COVID-19 may predispose to thromboembolic disease due to severe inflammation, hypoxia, and immobilisation [1]. The severe hypercoagulable state of COVID-19 patients includes systemic micro- and macrovascular thrombosis. Anticoagulant therapy, mainly with low-molecular-weight heparin, appears to be associated with better prognosis in severe COVID-19 patients [2].

A 45-year-old non-smoking male patient with no chronic disease and normal laboratory blood levels presented with fever, cough, and dyspnoea. Echocardiography did not show atrial fibrillation or atherosclerotic plaque. COVID-19 was diagnosed based on RT-PCR testing. There were no clinical or laboratory signs of a thromboembolic state, and the patient had no history of disseminated intravascular coagulation, venous thromboembolism, or patent foramen ovale shunt. After 4 days, the patient lost consciousness and had a seizure. The patient’s illness subsequently progressed to respiratory failure, warranting the initiation of non-invasive mechanical ventilation in the intensive care unit (ICU). Figure 1 depicts the diffusion brain magnetic resonance imaging (MRI) (T2-sequence) with no contrast and shows hyperintense areas in the cortical and subcortical areas at the left temporofrontoparietal level and at the left lentiform nucleus level. Pulmonary angiography (Figure 2) findings were compatible with thromboembolism in the right and left lung bases. In the ICU, the patient received antithrombotic therapy: enoxaparin sodium (6000 anti-Xa/0.6 ml, twice a day) and acetylsalicylic acid 100 mg. Levetiracetam 250 mg twice a day was started for seizures. On April 3, 2020, the patient was transferred to the neurological ward. He had right hemiplegia and aphasia.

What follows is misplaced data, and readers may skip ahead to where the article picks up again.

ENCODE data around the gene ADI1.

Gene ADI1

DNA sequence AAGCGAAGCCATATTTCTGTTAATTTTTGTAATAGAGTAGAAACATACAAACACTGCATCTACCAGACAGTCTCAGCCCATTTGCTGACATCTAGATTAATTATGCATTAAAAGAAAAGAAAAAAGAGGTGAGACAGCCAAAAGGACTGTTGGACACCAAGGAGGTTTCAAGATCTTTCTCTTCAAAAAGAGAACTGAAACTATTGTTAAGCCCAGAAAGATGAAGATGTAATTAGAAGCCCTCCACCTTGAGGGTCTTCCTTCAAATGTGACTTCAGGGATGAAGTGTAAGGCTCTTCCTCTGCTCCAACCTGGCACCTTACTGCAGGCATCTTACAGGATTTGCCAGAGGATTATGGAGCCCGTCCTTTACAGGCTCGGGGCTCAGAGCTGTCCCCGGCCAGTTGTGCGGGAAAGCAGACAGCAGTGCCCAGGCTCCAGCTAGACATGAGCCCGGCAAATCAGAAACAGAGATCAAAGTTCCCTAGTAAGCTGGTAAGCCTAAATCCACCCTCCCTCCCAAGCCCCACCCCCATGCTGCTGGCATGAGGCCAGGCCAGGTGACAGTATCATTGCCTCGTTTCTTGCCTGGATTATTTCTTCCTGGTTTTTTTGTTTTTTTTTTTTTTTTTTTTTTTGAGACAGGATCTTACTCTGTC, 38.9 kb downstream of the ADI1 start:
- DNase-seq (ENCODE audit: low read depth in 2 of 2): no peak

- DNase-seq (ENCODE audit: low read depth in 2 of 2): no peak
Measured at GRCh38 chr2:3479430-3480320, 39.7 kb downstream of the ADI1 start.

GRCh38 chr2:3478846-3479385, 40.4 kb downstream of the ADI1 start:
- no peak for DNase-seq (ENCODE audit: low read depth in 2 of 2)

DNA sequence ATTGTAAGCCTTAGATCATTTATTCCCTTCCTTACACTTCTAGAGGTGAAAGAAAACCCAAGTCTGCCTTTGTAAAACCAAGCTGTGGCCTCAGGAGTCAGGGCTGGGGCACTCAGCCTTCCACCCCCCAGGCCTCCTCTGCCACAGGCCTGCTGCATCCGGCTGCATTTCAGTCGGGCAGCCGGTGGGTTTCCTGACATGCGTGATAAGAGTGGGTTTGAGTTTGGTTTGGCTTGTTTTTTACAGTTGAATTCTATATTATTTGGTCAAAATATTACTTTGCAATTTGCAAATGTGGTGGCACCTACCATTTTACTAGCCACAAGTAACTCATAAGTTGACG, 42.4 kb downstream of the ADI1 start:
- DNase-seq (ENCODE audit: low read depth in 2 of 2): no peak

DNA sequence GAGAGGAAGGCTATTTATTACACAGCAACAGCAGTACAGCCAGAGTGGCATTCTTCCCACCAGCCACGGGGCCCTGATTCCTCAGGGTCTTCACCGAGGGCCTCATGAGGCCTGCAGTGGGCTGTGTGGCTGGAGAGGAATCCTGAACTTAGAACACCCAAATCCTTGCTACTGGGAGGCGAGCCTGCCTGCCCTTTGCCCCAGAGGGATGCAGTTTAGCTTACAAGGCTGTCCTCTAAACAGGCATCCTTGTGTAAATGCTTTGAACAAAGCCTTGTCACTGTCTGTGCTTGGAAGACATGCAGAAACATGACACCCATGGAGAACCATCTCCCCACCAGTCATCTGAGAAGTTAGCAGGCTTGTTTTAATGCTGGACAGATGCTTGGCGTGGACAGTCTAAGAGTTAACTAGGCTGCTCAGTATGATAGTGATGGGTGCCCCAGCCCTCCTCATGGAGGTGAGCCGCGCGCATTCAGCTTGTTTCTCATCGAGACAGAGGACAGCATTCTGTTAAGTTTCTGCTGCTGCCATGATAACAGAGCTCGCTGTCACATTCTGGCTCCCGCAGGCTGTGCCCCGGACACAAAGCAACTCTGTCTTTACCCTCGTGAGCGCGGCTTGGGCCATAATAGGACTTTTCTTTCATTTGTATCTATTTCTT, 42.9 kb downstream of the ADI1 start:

Figure 1

Diffuse MRI-T2 sequence
Figure 2

CT angiography scan

Available evidence shows that markedly elevated D-dimer levels are associated with high mortality in COVID-19 patients [3]. Multi-organ failure is more likely in patients with sepsis if they develop coagulopathy, and inhibiting thrombin generation may have benefits in reducing mortality [4]. If there are no contraindications for patients requiring hospital admission for COVID-19 infection, prophylactic doses of low-molecular-weight heparin should be administered. The prophylactic enoxaparin dose recommended by the International Society of Thrombosis and Haemostasis on March 25, 2020 is 4000 U [3]. However, we suggest that this prophylactic dose is not sufficient to protect against thromboembolism. In many ICUs, higher doses have been used with the same rationale, confirmed by the data from Klok et al. from 184 patients, in whom most events (81%) were pulmonary embolism [5].

Antiphospholipid antibodies are common in the general population, especially during infection [6]. COVID-19 may induce a hypercoagulable state with elevated fibrinogen and prolonged PT and aPTT. The mechanisms underlying coagulopathy are not clear [7]. Zhang et al. reported that SARS-CoV-2 infection is associated with coagulopathy, thrombocytopaenia, and the presence of anticardiolipin IgA, anti-β2-glycoprotein I, IgA, and IgG antibodies, all of which are responsible for cerebral infarcts [8]. Lodigiani et al. analysed the rate, timing, and characteristics of venous/arterial thromboembolic complications among COVID-19 patients. Their results revealed that thromboembolic complications might represent an integral part of the COVID-19 disease and may already be present at the time of initial hospital admission [9]. We suggest that hypercoagulability caused by COVID-19 may cause ischaemia not only in the lungs but also in vital organs such as the brain.

Conflict of interest

The authors declare no conflict of interest.